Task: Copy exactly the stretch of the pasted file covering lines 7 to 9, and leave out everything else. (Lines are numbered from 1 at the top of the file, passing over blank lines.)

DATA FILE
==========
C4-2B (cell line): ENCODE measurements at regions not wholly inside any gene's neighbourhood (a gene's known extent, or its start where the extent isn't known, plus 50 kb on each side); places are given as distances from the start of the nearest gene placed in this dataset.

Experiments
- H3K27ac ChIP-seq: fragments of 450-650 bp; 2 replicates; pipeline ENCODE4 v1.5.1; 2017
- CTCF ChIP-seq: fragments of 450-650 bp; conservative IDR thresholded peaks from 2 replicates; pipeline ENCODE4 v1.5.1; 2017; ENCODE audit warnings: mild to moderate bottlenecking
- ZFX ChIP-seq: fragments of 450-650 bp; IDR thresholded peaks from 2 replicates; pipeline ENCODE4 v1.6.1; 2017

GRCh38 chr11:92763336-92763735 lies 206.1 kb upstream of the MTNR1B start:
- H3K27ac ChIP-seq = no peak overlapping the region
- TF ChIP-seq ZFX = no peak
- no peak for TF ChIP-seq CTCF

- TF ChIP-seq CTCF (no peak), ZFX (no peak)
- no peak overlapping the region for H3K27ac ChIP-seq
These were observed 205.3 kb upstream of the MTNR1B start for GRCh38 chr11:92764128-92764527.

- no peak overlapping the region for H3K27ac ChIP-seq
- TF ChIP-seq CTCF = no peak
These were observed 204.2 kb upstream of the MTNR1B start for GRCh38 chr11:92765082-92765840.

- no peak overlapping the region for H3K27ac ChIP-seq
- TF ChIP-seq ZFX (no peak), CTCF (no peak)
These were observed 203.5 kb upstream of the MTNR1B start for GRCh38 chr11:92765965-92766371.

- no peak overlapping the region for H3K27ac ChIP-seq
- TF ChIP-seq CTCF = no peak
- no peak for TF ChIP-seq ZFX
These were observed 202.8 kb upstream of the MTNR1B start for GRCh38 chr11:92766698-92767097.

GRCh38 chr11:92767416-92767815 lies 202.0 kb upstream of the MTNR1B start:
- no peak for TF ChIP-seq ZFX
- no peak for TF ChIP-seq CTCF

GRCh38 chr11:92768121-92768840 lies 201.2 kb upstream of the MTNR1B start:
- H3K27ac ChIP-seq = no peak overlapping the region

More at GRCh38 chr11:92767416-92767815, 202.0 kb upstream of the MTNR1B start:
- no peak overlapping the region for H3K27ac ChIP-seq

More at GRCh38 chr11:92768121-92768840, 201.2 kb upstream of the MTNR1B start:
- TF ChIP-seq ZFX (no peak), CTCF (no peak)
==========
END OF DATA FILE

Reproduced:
- H3K27ac ChIP-seq = no peak overlapping the region
- TF ChIP-seq ZFX = no peak
- no peak for TF ChIP-seq CTCF